But she loved this asshole. That made all the difference in the world. The sacrifices she made and the hardships she faced over the next few years were, to her, a small price to pay for the joy he brought into her life. He could do no wrong, she believed, and so what if he had expected sex within hours of meeting her? At least he hadn’t broke down and cried when she refused. There was no denying, though, that ever since that fateful night she had been plotting and planning just how she was going to do the deed…if she could ever get him in the mood for it, that is. He had seemed not only disappointed that night, but she thought she saw a gleam in his eye that spelled M-U-R-D-E-R. “Whoooo,” she thought. “Murder! Big word!”
On the other end of the line Timmy yelled at her. “Hey! Where did ya go? Are you still there? Answer me, bitch!”
“Oh, yeah. Hey! I’m sorry babydog. I got to thinking.”:
“Well don’t do it again, y’hear?”
“So listen, I can’t be yappin’ on the phone all day long, and I sure as hell can’t stand here listenin’ to dead air on the other end of the line. Now I don’t know what’s so important that you have to waste my minutes, but I’m gonna let it slide. I gotta go, sweet cheekers. I’m ramblin’ on. I’m going home. You gonna be there when I get there?”
“I’m not going anywhere.”
“Oh, that’s right. You’re my new roomie now. I almost forgot.”
This is your time to shine. It’s your day in the sun. It’s one-of-a-kind, o ye cheaters of death, but this is, nevertheless, your finest hour.
You found a home in war. You entered into a contract with bad company and gave up the rights to your body, your mind, everything but your mortal soul. They took advantage of the circumstance and you wound up deep in a bunk hole, hiding behind the tenuous wall of a manure pile. Bullets whizzed by your ears, fear possessed your frames like a demon taunted by the Lord. Death swooped in to put it’s fear into you, but you all laughed in his face and spat in his eye, turned your back on him without saying goodbye. Perhaps “See ya later” would have been appropriate.
But no matter, husky gladiators. It is time to rest from your battle. It’s time to put away your swords and scabbards, your spears and your slings. Your automatic machine guns and your hand grenades. Your potent strains of anthrax and your agent orange. Surrender your arms, troglodytes. Cast them to the ground below. Consider the clatter they all make as they fall to the pavement. Take it in, breathe it all in, make it yours…
…for it IS yours.
Sorry, we didn’t get around to telling you. It was always yours, we just figured you would find it out on your own if you wanted it bad enough. No, I would agree: that is NOT fair. And I would also say this to you, “Fairness is a relative concept. When you consider the value we placed on you actually knowing this as a fact…well, I think it should be pretty damned obvious. Don’t be a moron, you give all servicemen a bad name when you do that, you know?”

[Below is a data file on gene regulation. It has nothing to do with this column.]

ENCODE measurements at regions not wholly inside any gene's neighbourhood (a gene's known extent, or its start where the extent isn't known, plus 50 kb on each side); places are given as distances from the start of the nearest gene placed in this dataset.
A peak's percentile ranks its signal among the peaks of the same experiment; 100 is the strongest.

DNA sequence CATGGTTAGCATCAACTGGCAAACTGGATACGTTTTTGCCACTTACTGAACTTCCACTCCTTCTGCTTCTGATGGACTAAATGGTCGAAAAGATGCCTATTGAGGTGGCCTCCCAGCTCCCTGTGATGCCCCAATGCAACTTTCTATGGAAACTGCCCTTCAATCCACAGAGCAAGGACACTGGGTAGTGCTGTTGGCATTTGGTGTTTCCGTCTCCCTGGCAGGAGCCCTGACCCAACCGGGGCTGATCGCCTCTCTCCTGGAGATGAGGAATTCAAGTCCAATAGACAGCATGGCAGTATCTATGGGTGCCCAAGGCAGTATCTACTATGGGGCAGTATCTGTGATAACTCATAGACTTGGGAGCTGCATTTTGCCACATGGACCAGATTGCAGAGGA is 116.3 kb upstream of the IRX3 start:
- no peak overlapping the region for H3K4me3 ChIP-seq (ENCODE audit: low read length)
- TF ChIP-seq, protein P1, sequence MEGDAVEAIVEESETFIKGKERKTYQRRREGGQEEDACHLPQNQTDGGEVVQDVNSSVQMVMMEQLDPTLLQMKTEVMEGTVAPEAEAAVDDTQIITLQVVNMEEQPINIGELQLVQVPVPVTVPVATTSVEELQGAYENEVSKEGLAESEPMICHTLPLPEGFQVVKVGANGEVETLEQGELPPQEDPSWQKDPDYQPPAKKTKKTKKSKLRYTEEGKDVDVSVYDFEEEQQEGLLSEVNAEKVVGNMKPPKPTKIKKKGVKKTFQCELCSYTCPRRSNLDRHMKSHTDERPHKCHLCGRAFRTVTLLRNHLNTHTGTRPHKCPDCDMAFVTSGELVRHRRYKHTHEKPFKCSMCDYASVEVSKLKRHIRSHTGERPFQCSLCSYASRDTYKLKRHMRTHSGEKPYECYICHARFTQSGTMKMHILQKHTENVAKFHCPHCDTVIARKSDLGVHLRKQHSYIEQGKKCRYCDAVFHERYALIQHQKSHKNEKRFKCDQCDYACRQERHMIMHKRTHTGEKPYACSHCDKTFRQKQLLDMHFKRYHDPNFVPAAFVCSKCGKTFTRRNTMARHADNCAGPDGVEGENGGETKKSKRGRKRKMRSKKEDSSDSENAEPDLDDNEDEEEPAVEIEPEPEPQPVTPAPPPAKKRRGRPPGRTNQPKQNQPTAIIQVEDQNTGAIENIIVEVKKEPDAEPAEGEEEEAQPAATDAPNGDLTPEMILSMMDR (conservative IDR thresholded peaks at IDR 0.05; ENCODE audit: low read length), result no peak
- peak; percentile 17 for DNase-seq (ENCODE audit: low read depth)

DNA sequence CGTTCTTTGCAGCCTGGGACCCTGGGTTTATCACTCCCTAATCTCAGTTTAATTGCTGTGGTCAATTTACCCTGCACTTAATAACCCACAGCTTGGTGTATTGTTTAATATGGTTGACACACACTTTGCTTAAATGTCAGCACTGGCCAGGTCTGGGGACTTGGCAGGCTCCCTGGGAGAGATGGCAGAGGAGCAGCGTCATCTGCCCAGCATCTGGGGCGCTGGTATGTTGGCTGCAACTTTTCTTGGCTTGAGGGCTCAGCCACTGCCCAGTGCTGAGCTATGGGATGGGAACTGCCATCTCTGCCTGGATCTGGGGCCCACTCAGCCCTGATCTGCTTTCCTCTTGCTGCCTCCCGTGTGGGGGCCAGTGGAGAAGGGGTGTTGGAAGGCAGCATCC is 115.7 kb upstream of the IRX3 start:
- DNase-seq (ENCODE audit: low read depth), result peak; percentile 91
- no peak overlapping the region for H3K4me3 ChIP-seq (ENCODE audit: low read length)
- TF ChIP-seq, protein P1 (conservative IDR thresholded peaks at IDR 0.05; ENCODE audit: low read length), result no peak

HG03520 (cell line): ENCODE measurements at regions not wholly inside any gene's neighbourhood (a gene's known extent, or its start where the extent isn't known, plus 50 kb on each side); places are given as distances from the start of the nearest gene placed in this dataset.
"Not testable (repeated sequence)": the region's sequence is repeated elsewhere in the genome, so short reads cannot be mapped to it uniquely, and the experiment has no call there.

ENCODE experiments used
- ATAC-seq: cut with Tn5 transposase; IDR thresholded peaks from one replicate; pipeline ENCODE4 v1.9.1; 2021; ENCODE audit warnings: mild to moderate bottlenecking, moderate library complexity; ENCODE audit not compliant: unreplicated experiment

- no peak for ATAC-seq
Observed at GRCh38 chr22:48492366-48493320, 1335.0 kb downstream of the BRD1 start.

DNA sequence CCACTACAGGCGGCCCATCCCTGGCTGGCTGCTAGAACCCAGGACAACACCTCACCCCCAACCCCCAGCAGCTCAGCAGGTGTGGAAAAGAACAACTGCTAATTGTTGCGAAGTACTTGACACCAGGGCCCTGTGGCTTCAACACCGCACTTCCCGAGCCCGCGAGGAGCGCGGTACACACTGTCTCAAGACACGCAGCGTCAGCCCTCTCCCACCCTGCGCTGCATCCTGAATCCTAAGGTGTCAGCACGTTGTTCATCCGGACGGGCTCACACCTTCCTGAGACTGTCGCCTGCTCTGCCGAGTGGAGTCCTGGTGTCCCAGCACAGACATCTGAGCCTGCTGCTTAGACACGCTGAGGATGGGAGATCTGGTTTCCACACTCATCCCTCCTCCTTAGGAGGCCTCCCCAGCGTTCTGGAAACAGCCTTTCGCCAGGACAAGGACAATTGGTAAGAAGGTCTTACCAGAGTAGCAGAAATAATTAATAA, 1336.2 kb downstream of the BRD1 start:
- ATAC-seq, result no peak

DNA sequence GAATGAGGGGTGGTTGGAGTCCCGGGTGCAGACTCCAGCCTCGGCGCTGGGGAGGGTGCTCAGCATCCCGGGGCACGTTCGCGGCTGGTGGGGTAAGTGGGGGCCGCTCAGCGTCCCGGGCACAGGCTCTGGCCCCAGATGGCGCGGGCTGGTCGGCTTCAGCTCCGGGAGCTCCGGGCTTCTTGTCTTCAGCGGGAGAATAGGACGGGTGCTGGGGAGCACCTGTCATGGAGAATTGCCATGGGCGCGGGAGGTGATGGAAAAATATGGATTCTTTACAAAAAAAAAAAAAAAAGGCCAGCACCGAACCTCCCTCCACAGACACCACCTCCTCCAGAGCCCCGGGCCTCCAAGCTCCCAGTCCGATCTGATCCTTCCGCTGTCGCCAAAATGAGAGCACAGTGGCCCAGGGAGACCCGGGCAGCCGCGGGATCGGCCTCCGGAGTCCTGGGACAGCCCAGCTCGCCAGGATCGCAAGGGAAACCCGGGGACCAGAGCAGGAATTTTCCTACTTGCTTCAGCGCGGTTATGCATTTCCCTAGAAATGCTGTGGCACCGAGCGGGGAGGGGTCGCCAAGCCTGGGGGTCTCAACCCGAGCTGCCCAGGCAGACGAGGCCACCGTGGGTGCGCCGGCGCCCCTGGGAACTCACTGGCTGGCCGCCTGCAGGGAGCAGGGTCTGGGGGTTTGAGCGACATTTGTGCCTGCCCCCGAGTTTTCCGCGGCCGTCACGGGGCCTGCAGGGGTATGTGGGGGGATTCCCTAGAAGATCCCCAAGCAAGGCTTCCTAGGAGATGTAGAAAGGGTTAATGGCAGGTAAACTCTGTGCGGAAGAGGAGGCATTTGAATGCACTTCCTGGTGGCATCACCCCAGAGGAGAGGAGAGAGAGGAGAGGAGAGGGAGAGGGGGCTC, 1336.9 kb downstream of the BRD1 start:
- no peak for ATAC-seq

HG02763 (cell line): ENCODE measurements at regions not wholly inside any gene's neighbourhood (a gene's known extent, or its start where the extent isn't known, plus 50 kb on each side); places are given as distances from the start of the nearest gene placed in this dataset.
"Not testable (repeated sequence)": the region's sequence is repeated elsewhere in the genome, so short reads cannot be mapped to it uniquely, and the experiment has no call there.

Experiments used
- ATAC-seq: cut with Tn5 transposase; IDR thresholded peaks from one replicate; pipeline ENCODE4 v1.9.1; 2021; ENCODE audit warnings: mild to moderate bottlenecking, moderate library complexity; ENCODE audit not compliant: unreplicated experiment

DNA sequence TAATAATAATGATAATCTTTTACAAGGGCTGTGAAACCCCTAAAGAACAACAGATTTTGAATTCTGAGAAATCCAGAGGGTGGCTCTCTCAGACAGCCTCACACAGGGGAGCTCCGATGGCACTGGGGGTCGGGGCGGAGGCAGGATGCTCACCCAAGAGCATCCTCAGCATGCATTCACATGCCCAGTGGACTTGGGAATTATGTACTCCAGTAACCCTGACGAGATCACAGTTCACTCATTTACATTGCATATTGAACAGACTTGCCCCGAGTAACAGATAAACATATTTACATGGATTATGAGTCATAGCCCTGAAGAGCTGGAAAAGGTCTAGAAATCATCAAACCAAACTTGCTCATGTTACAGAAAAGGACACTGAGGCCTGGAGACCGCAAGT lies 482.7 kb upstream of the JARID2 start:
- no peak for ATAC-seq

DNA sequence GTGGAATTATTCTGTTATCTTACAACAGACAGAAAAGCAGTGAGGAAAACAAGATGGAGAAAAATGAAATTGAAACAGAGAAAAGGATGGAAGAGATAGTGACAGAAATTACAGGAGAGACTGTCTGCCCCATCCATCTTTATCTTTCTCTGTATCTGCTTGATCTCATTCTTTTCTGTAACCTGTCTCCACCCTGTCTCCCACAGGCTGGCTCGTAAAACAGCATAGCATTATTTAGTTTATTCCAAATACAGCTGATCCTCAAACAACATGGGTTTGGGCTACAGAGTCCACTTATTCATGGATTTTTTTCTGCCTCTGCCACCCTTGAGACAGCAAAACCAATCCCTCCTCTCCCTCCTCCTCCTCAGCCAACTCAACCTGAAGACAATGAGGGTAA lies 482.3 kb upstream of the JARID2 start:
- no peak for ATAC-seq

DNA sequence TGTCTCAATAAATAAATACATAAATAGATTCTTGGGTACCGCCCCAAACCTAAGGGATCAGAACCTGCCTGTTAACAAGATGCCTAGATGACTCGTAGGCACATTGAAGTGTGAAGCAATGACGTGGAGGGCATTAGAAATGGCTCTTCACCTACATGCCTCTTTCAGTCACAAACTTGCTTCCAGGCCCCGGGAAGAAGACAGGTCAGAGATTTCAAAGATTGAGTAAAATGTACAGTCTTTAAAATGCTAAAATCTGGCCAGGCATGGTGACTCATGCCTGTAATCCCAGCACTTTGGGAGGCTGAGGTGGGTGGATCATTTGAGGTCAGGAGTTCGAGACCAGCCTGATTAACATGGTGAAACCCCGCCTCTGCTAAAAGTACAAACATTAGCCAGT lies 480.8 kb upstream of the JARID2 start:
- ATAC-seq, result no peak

But enough of the self esteem-building fodder all, that is not why I have gathered ye here to-day. Nay, not even close. I have brought you all here together because I wanted to be the first to tell you. You’re all going home. That’s right, you’re homeward bound. Soon you’ll be able to pack your shit and take a southbound train to ride. You’ve lost your minds killing innocent civilians, you’ve struggled to keep your eyes open most nights, as staying awake meant staying alive. But you’re going home! Warm nights tucked between clean linen sheets. Soft goose down pillows to bore your heads into. The smell of coffee in the morning, bacon and eggs if you’re lucky. The prospect of another day that won’t be defined by the number of lives you’ve ended between sunrise and sunset.
The journey home will be a victorious one, indeed. You shall see it from the comfort of a first class seat on the most expensive airliner we can afford! A small bottle of gin or whiskey is only a few feet away and all you have to do to get one is ask the attendant. If you ask nicely I don’t doubt she might let you have more of those little bottles than administrative policy usually allows. But she sees it in your eyes…you’re a grizzled soldier. You’re still warm to the touch from the heat of battle. You know this. This is who you are, it’s what we made you. And she will sense this. It will drive her mad with desire. Her knees will quiver, she’ll blush, she’ll radiate erotic charm…but all you’ll be able to think of is that Vietnamese farmer with the plaid shirt.
A dirty plaid shirt. Dripping with dark, brown mud, he smiled at you from beneath the brim of a straw hat that looked as if it had seen many better years. A smear in the drying clay was on the right side of his face where he’d wiped sweat. His lips were dry and cracked and his nose was a little runny.